“A broadcasting legend” – Tony Hall
“Britain has lost a huge talent – someone millions came to feel was their own special friend” – David Cameron
“Just the most warm-hearted, generous, funny, clever, life-affirming man” – Dermot O’Leary
“He was probably the greatest broadcaster since the invention of the microphone”– Jeremy Vine
“Part of the fabric of our lives” – Simon Mayo
“Nobody’s going to top that act” – Ruby Wax
Few deaths move nations like Sir Terry Wogan’s has Britain and Ireland.
Few moments are more poignant than Wogan’s farewell to his Radio 2 listeners.
And his parting words to his Radio 2 listeners, like Bowie’s ‘Lazarus’, seem all the more poignant now:
“It’s always been a source of enormous pride to me that you have come together in my name, that you are proud to call yourself my listeners, that you think of me as a friend, someone that you are close enough to laugh with, to poke fun at and occasionally, when the world seemed just a little too cruel, to shed a tear with.
Thank you, thank you for being my friend.’
And while the farcical cluster of legendary deaths this year are powerfully evoked by John Schneider: “It’s truly like God’s put an intern in charge of deaths and he’s going through the list of celebrities people really love“, these losses make Wogan’s no less.
Described as a “national treasure“, “a true gentleman” and “one of the greatest broadcasters who ever lived“, I ask you, dear Reader, what was it that made Sir Terry Wogan so very dear to us?
Was it just his Irish charm and velvety voice, was it the fact he helped us through the painful wee hours with his warm and witty weekday breakfast programme, “Wake Up To Wogan” or was it his cuddly resemblance to a much-loved father figure?
Or was it more than that?
I suggest, dear Reader, it was the latter.
For as the snapshot of tributes above show, Wogan’s legacy is rooted in the fantastical – even metaphysical.
From grocer’s son to broadcasting legend – he went from virtual unknown to a friend to millions.
Yes – a friend to millions.
A rare mix of gravitas allied with a strong sense of the ridiculous gave this unscripted, slick-witted broadcaster an eloquence, wit and warmth that made people feel both enraptured and at ease all at once.
Far more than a just another charming TV personality, Wogan was a deeply empathetic man who, though known as the face of Children In Need, was in fact “the heart of the charity for some 35 years, raising millions to change the lives of children“.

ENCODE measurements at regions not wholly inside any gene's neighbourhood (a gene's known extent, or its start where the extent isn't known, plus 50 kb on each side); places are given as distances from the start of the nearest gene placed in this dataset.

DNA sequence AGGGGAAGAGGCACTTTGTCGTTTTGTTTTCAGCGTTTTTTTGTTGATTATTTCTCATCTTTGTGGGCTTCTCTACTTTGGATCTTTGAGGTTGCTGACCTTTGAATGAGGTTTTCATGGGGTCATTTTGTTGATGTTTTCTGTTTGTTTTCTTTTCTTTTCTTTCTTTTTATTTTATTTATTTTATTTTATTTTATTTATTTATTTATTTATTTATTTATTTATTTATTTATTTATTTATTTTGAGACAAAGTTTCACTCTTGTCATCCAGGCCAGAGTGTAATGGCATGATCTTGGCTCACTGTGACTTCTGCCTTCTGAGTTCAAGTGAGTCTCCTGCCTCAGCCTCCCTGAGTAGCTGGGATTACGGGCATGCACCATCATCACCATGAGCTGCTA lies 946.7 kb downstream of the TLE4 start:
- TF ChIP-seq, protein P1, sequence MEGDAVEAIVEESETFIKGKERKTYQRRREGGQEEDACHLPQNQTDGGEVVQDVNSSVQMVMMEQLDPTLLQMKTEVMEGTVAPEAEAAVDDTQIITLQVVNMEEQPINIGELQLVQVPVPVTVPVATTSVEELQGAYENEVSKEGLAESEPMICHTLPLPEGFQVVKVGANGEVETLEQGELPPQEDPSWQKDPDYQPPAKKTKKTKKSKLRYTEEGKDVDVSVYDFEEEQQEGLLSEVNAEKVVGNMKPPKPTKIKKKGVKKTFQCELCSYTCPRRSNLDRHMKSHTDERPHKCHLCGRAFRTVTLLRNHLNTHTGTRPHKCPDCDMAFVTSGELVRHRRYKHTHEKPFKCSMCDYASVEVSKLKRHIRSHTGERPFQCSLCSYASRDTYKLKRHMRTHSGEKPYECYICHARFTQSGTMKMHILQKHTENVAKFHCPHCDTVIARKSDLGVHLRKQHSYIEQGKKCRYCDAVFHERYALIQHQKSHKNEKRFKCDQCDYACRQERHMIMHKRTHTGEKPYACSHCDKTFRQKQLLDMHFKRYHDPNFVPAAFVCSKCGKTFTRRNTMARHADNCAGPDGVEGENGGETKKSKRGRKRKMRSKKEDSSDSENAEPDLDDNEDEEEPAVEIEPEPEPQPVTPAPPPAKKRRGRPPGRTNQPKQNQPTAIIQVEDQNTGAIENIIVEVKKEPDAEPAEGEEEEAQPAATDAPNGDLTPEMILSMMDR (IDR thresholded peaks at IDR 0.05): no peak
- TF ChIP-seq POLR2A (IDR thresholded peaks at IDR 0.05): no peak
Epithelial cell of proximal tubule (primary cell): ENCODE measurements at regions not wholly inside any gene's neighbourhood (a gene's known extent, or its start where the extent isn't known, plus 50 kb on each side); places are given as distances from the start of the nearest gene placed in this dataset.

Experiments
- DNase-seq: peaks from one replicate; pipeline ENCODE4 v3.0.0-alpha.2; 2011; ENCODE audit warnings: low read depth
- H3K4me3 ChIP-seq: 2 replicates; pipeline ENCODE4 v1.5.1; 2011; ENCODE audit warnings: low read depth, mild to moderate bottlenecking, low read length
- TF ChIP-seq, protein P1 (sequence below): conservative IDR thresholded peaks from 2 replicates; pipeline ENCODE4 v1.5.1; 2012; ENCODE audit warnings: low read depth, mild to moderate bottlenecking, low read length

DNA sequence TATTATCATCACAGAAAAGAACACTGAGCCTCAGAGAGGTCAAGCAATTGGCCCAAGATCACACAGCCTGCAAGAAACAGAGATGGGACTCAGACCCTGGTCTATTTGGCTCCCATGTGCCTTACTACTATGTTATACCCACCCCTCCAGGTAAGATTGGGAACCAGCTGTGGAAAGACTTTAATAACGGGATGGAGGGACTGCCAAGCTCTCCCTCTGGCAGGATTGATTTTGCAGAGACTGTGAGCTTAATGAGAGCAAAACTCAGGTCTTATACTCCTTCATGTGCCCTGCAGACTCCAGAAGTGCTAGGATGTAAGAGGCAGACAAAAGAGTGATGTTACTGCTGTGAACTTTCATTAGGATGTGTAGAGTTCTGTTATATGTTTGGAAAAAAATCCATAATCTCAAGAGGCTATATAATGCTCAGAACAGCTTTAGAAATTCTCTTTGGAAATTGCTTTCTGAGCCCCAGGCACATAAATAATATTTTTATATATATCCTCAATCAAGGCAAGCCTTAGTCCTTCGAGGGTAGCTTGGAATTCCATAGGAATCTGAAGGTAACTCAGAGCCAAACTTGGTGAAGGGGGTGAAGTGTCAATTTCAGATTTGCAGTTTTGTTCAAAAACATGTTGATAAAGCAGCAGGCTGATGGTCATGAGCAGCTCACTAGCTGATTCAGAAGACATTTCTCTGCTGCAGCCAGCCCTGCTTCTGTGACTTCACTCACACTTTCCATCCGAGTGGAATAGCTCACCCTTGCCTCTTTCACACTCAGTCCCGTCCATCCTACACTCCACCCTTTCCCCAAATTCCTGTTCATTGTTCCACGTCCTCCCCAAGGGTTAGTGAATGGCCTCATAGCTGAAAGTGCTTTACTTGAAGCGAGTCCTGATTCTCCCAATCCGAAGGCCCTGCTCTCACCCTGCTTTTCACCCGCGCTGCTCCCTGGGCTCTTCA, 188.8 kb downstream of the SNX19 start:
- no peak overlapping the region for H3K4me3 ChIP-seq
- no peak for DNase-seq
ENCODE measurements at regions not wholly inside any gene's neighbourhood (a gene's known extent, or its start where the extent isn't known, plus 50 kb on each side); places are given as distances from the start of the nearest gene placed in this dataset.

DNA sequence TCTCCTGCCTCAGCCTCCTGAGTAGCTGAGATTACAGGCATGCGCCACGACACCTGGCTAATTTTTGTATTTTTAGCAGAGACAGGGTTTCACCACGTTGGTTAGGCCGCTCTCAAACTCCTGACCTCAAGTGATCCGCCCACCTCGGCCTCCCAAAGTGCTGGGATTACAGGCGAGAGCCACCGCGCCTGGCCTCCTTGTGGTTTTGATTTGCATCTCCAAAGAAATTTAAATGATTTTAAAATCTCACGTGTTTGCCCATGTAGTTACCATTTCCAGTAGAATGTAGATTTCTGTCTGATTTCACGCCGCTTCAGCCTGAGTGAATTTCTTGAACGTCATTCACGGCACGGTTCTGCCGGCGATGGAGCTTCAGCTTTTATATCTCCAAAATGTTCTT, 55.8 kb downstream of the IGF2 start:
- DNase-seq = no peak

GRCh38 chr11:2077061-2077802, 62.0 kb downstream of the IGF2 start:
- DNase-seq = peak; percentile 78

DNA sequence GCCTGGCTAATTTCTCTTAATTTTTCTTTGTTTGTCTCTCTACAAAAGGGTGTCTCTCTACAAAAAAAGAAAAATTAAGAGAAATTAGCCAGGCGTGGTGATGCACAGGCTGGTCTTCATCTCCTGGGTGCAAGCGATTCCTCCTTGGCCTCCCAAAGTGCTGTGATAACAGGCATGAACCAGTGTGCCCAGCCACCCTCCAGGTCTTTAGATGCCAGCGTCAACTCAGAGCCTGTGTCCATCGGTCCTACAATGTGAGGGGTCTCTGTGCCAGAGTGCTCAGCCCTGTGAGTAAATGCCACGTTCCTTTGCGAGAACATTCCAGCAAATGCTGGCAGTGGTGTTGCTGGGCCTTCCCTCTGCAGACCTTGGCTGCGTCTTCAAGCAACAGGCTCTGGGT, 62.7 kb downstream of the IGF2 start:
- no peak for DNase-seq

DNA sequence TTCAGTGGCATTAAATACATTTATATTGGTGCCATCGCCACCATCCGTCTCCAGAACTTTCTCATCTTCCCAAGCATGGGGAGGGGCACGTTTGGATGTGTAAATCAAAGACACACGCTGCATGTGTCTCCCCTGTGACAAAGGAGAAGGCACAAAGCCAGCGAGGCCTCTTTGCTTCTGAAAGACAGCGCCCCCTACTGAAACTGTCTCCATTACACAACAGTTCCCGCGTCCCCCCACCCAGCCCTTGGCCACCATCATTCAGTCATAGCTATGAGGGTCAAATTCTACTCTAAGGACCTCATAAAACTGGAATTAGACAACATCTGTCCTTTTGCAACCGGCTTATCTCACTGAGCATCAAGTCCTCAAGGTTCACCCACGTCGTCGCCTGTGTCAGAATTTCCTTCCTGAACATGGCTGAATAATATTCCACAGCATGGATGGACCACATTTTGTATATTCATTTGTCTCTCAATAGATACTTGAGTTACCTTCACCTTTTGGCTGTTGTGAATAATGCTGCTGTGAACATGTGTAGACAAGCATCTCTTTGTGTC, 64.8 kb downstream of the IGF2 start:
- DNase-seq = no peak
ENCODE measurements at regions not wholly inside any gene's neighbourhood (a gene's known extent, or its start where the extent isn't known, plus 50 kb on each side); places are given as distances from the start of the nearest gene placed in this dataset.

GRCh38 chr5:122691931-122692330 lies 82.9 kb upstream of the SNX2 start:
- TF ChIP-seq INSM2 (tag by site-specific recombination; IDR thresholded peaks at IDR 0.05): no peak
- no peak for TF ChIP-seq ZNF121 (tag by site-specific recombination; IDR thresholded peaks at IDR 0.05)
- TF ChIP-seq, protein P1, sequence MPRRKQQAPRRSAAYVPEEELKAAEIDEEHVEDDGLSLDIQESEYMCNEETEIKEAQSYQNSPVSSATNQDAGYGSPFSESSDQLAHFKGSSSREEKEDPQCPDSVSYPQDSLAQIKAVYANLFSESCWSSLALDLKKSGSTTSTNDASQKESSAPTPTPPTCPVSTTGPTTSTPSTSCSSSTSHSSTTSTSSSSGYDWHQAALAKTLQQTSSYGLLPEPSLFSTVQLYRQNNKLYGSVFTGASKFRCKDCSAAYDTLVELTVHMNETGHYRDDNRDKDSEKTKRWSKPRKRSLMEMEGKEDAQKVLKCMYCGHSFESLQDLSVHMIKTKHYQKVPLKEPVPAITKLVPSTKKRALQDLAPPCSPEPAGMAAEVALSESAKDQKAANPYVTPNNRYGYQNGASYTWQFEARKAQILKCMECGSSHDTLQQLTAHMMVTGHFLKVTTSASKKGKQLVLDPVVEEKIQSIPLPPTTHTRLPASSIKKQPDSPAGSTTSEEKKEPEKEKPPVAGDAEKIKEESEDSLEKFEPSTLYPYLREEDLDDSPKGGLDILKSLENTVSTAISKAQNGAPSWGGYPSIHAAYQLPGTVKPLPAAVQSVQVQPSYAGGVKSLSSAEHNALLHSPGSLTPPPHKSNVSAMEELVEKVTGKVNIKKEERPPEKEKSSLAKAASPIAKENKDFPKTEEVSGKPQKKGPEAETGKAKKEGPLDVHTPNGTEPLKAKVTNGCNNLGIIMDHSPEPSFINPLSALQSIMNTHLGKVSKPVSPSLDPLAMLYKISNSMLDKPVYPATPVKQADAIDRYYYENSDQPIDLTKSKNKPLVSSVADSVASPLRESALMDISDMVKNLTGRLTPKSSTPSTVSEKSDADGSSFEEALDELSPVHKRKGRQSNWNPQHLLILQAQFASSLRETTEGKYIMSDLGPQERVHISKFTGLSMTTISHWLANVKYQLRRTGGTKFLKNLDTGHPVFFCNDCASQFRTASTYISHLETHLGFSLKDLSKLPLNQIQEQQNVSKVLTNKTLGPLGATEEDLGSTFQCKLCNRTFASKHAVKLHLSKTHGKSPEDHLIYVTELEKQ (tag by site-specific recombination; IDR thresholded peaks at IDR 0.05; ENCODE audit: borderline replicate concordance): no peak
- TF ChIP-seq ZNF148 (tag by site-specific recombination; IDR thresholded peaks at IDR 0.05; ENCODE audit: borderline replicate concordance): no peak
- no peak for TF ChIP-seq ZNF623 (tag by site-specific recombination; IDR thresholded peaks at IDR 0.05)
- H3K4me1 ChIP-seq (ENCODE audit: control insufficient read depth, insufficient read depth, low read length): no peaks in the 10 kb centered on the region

This was a man who, like all the greats of the world, leaves many lessons in his wake.
Here are just a handful:
1. Do What You Love
Wogan’s departure from banking couldn’t have been further from the broadcasting world. Giving vent to his flamboyance, TV and radio came naturally to Wogan, allowing him to exploit his flair and charisma on a daily basis. Such was his ease on the radio, he admitted: “I certainly don’t wake up planning my show for the next day. I simply turn up and turn the microphone on without giving it any thought.” So if you’re at a career crossroads, forget the ‘shoulds’ and focus on what truly excites you. There will be less stress, more fun and quite simply – more success.
2. Prioritise Family
Despite Wogan’s success, his wife and children were his priority. “I’ve always taken risks with my career, but never with my family“, he said. “If you want to keep everything about you secure and warm, you don’t risk the things you value“. Wise words from a devilishly handsome Irish man who could have quite easily exploited his wit and charm to more egotistical ends.
3. Don’t Take Life Too Seriously
Chris Evans attributes Wogan’s supreme confidence to the fact that: “He never took any of this seriously. Least of all himself. He was the butt of most of his jokes”. Wogan was the ultimate Jackanory. Chris Deerin said he had stories, “Many unrepeatable here, about pretty much anyone I could think up. He loved to talk about his friend, the great Peter Cook, who once asked to bring his pet along to a celebrity golf match and arrived carrying a goldfish in a bowl“. The moral of the tale? “Don’t take life too seriously. You’ll never get out alive“.
4. See Through The Bullshit
When asked by Joanna Lumley, his nervous co-presenter of Children In Need just before going on air in the early days, “Terry, do you ever get nervous”, he replied: “Nervous? No. This is only television“. Wogan was a man who had life in perspective. A perspective no doubt sharpened by the loss of a daughter at 3 weeks’ old. He saw through ego and laughed it off as the illusion that it is. When asked what advice he’d offer his teenage self if he had the chance, he replied: “I would say never get too disappointed if you don’t do as well as expected in your exams. There’s more to life than passing exams, and paper qualifications can only take you so far.” So next time you feel stressed or guilty for not meeting others’ expectations, remember, they may not count for much when all is said and done.
5. Stay Humble
Despite his fame, being knighted in 2005 – the year his radio audience passed the eight million mark – Wogan appreciated his radio listeners to the very end. A king of the airwaves who never lost the common touch, this was a man who had that rare ability to make each of his 9 million listeners feel like the only person in the room. Which, I suppose, is why when questioned how many people listened to his show, he replied: “Only one“.
But most of all, Wogan was a man who appealed to the masses. The rich, the famous, the middle class, the poor and the lowly.
He had that magical ability to make everyone feel special. The rarest of gifts and a prime example of Rudyard Kipling’s words: